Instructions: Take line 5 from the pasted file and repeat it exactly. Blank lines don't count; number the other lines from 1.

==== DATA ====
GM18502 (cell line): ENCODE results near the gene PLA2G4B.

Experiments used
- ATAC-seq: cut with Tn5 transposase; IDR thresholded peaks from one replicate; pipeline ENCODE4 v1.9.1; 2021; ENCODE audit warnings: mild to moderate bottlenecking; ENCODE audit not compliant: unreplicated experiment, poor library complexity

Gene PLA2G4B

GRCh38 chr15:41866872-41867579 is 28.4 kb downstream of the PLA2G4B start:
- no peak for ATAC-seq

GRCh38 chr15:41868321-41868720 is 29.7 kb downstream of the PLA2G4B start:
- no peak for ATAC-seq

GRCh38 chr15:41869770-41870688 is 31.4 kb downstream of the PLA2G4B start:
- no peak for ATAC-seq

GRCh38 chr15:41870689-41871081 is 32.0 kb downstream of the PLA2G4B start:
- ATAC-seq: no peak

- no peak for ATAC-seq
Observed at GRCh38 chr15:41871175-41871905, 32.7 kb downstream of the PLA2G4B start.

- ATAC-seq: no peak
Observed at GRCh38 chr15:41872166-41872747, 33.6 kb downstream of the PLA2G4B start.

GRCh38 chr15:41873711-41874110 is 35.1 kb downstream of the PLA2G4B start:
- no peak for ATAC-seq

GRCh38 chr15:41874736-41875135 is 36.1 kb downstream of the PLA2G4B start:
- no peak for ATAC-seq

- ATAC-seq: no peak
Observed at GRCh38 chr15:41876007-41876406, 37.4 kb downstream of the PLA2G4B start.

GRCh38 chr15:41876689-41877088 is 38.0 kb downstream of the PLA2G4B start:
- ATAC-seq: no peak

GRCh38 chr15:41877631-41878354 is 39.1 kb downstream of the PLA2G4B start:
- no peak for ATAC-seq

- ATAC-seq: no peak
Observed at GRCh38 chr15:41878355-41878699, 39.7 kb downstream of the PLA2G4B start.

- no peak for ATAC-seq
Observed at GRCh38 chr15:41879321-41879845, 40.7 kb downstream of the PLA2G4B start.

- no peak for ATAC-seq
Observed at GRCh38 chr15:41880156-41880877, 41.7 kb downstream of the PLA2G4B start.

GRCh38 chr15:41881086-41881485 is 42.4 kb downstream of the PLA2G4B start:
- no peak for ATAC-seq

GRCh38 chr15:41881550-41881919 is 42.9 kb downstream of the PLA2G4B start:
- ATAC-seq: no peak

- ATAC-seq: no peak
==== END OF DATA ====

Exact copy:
GRCh38 chr15:41866872-41867579 is 28.4 kb downstream of the PLA2G4B start: